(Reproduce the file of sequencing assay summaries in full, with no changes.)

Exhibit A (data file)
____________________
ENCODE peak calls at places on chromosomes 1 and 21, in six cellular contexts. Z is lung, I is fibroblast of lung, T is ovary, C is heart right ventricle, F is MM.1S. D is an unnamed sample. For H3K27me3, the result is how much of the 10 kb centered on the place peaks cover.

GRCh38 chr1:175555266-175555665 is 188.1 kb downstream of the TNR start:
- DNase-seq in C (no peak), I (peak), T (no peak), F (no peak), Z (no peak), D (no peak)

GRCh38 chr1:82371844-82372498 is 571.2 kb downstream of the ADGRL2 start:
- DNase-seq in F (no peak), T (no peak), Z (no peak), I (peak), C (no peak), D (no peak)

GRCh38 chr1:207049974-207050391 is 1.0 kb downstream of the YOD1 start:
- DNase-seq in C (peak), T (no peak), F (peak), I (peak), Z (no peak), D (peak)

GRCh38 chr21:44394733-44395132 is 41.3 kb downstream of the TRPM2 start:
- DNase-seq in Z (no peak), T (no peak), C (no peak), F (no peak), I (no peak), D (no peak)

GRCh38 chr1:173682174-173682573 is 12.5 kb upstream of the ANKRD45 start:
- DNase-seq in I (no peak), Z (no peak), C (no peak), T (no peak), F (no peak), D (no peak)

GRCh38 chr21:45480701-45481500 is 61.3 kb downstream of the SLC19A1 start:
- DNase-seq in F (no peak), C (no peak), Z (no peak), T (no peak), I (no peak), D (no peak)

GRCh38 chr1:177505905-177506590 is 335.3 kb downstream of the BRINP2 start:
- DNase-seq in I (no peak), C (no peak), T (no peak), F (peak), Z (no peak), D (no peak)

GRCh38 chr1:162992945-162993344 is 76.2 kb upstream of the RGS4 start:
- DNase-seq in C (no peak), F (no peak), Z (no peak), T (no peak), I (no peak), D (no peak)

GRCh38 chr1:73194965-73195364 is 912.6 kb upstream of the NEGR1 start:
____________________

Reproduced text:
ENCODE peak calls at places on chromosomes 1 and 21, in six cellular contexts. Z is lung, I is fibroblast of lung, T is ovary, C is heart right ventricle, F is MM.1S. D is an unnamed sample. For H3K27me3, the result is how much of the 10 kb centered on the place peaks cover.

GRCh38 chr1:175555266-175555665 is 188.1 kb downstream of the TNR start:
- DNase-seq in C (no peak), I (peak), T (no peak), F (no peak), Z (no peak), D (no peak)

GRCh38 chr1:82371844-82372498 is 571.2 kb downstream of the ADGRL2 start:
- DNase-seq in F (no peak), T (no peak), Z (no peak), I (peak), C (no peak), D (no peak)

GRCh38 chr1:207049974-207050391 is 1.0 kb downstream of the YOD1 start:
- DNase-seq in C (peak), T (no peak), F (peak), I (peak), Z (no peak), D (peak)

GRCh38 chr21:44394733-44395132 is 41.3 kb downstream of the TRPM2 start:
- DNase-seq in Z (no peak), T (no peak), C (no peak), F (no peak), I (no peak), D (no peak)

GRCh38 chr1:173682174-173682573 is 12.5 kb upstream of the ANKRD45 start:
- DNase-seq in I (no peak), Z (no peak), C (no peak), T (no peak), F (no peak), D (no peak)

GRCh38 chr21:45480701-45481500 is 61.3 kb downstream of the SLC19A1 start:
- DNase-seq in F (no peak), C (no peak), Z (no peak), T (no peak), I (no peak), D (no peak)

GRCh38 chr1:177505905-177506590 is 335.3 kb downstream of the BRINP2 start:
- DNase-seq in I (no peak), C (no peak), T (no peak), F (peak), Z (no peak), D (no peak)

GRCh38 chr1:162992945-162993344 is 76.2 kb upstream of the RGS4 start:
- DNase-seq in C (no peak), F (no peak), Z (no peak), T (no peak), I (no peak), D (no peak)

GRCh38 chr1:73194965-73195364 is 912.6 kb upstream of the NEGR1 start: